Ask Milton City Administrator Al Hulick about a bill proposing a wheel tax referendum, and he’ll point to the Milwaukee Bucks’ new arena.

The state Legislature never asked voters before it passed lucrative funding packages for the Bucks’ soon-to-be-completed arena or for Foxconn’s mega manufacturing project in Mount Pleasant, he notes.

So why is the Legislature trying to impose referendums on local municipalities’ ability to enact wheel taxes, one of the last available funding tools for communities to fix their roads?

“Why is it so directly punitive toward local communities?” Hulick asked.

Wheel taxes are flat fees imposed on vehicles registered within a municipality. All money collected is used for road maintenance. Milton, Janesville, Beloit and Evansville are the four Rock County communities with wheel taxes.

Sen. Steve Nass, R-La Grange, has proposed a bill that would require any municipality wishing to implement a wheel tax to first get voter approval via a referendum. Communities such as Milton and Janesville would have to put their wheel taxes on the ballot within 18 months of the bill becoming law.

The referendums would have to be part of a regular election. But the municipality would have to pay the prorated cost of adding the question to the ballot, according to the bill’s fiscal estimate from the state Department of Administration.

If voters reject the referendum, no more wheel tax.

In a statement emailed to The Gazette, Nass defended his proposal and said it gives control to the people.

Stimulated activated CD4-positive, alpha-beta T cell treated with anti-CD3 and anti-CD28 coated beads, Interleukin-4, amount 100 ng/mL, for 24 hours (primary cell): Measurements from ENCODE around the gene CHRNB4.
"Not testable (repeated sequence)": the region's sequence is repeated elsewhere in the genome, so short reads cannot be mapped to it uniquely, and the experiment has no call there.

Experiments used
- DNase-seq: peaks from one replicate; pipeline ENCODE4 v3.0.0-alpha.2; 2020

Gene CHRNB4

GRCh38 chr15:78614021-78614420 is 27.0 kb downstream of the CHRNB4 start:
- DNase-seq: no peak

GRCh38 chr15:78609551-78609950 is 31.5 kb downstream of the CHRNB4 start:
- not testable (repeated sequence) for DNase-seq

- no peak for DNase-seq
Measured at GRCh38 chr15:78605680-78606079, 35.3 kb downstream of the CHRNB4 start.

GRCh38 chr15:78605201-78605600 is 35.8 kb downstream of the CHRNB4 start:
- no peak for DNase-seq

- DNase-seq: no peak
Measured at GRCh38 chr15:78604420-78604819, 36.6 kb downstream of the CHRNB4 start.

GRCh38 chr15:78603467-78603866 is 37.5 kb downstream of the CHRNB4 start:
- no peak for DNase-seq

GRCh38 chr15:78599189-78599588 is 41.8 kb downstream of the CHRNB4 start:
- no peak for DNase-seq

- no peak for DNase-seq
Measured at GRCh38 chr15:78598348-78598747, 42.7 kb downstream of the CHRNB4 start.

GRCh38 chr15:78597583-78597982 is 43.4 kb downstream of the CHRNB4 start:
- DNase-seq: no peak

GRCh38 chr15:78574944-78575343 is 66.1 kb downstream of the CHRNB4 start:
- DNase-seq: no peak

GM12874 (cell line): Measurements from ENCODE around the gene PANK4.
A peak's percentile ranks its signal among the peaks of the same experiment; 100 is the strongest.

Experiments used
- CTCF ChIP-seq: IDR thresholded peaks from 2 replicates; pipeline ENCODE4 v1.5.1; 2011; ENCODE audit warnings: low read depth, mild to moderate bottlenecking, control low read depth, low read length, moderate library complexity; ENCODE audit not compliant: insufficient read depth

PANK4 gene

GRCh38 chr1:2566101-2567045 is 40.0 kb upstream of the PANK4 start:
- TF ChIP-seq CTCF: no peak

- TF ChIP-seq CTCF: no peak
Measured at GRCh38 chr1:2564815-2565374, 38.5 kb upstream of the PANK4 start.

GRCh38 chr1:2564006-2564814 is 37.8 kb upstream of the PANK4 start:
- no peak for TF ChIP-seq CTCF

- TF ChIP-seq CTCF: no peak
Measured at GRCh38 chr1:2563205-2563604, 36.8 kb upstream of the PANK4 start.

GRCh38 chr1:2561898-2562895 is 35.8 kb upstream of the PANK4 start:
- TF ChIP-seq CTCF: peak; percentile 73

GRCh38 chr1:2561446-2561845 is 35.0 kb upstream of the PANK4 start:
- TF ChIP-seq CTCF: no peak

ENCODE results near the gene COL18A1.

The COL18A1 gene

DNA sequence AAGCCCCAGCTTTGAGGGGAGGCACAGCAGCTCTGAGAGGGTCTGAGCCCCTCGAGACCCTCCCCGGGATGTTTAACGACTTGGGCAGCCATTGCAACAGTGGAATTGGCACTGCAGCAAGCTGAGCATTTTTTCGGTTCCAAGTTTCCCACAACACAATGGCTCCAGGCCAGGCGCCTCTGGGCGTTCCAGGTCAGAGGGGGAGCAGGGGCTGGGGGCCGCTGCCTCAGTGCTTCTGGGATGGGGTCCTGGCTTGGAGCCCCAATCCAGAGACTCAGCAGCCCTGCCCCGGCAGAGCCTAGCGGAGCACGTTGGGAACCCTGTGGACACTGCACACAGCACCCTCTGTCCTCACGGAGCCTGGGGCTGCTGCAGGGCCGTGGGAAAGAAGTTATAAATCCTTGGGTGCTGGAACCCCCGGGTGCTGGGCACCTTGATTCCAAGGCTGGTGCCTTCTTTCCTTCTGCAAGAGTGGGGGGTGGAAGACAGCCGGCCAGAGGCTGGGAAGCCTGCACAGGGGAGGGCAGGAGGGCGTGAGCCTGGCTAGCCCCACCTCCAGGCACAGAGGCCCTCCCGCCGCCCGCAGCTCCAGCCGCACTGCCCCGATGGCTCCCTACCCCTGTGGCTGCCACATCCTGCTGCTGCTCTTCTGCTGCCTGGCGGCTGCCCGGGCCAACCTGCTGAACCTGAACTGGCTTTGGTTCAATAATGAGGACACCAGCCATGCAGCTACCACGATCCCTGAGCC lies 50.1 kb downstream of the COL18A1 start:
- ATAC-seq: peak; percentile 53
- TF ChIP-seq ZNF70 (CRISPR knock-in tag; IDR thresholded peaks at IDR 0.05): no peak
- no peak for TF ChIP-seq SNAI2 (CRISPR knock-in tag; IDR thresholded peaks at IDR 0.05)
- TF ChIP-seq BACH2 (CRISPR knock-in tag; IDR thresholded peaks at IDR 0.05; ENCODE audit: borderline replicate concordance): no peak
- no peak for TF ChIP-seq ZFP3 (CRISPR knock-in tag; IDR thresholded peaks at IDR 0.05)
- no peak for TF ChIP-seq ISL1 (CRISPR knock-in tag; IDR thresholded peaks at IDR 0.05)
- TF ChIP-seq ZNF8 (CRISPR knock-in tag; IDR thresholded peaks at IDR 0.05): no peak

“This legislation does not take away the ability of a local municipality or county to propose a wheel tax. It simply gives voters and taxpayers the final say on whether a wheel tax is imposed in their communities,” Nass wrote in the statement.

“Holding a referendum requires municipalities to make the case to local residents that this new fee is necessary and will be used for its intended purpose of improving roads.”

However, having quality roads tends to be an expectation for most drivers, especially in a state where brutal winters routinely crack pavement and cause potholes.

And getting people to tax themselves is a tough sell, said Maggie Darr, assistant to Janesville’s city manager.

Janesville enacted a $10 wheel tax in 2012, but it didn’t generate enough money to keep up with road repairs. The city went to referendum in 2014, asking voters for permission to exceed the state-imposed tax levy limit—by up to $1.2 million annually for five years—and put the extra money toward street repairs.

It failed overwhelmingly, despite residents saying road improvements were one of their biggest priorities as the city began a strategic planning process, Darr said.

“That is why we have a system where you elect a city council, and they hear what your priorities are, and the council determines how to balance those priorities with the funding that’s available to us,” she said. “I tend to think that every April, we have a referendum on whether or not the city is doing the right things.

“If we enacted a wheel tax and the citizens don’t like it, they have the opportunity to vote out those city council members that voted in favor of the wheel tax.”